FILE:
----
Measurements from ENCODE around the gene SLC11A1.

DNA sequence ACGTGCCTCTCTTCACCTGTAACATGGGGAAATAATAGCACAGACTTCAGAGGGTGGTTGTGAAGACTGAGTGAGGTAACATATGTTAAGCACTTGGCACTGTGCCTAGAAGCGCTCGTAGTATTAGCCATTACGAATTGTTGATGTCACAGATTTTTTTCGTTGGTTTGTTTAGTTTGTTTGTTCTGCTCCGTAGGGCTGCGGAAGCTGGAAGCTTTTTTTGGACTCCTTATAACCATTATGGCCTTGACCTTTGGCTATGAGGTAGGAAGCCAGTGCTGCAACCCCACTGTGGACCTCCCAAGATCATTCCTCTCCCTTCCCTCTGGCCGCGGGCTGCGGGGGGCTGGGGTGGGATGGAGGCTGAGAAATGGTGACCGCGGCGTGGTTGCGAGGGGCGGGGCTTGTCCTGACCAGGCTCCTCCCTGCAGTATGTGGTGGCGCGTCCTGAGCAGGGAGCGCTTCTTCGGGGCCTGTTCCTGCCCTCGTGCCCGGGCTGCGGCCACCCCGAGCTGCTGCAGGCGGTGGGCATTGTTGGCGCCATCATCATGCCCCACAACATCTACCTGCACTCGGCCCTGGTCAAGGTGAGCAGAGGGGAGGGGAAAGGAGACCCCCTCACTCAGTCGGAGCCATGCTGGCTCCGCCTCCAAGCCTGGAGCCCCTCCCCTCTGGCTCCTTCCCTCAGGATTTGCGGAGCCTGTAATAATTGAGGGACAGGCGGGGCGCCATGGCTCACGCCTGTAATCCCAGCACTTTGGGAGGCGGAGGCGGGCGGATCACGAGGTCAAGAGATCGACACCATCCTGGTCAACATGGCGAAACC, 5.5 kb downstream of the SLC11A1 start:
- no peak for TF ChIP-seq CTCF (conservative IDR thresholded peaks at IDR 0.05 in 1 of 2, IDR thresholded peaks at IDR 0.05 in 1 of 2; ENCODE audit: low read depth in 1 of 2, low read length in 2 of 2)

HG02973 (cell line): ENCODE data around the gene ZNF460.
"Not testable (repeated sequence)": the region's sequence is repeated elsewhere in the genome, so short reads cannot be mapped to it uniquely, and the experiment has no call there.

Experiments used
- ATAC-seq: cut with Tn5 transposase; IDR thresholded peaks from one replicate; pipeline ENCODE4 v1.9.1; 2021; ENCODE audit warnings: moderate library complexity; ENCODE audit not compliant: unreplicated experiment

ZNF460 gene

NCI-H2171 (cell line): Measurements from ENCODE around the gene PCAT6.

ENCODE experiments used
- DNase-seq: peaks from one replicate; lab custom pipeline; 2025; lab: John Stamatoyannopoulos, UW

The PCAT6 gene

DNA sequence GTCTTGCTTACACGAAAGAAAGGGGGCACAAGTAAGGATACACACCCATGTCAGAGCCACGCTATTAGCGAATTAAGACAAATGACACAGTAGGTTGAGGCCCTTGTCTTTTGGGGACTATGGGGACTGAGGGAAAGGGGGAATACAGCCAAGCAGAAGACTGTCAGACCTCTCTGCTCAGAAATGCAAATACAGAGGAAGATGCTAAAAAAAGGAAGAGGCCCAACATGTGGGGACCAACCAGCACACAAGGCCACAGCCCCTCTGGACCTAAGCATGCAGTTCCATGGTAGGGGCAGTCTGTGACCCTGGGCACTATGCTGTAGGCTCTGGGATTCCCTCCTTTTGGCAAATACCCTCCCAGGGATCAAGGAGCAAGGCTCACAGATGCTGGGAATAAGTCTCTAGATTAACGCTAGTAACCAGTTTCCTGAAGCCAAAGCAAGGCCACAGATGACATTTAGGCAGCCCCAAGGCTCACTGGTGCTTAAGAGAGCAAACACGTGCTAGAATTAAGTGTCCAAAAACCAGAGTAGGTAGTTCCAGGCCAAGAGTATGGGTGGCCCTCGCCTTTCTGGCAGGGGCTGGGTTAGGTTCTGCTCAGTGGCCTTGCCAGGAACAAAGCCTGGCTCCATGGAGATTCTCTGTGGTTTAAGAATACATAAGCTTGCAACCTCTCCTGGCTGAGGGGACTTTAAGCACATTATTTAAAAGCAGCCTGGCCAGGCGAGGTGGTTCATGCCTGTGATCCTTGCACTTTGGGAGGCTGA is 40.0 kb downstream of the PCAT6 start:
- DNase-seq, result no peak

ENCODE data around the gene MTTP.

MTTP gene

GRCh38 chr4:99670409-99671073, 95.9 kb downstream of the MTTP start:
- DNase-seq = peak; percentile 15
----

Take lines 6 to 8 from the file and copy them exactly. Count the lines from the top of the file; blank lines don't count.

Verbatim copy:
Experiments used
- ATAC-seq: cut with Tn5 transposase; IDR thresholded peaks from one replicate; pipeline ENCODE4 v1.9.1; 2021; ENCODE audit warnings: moderate library complexity; ENCODE audit not compliant: unreplicated experiment

ZNF460 gene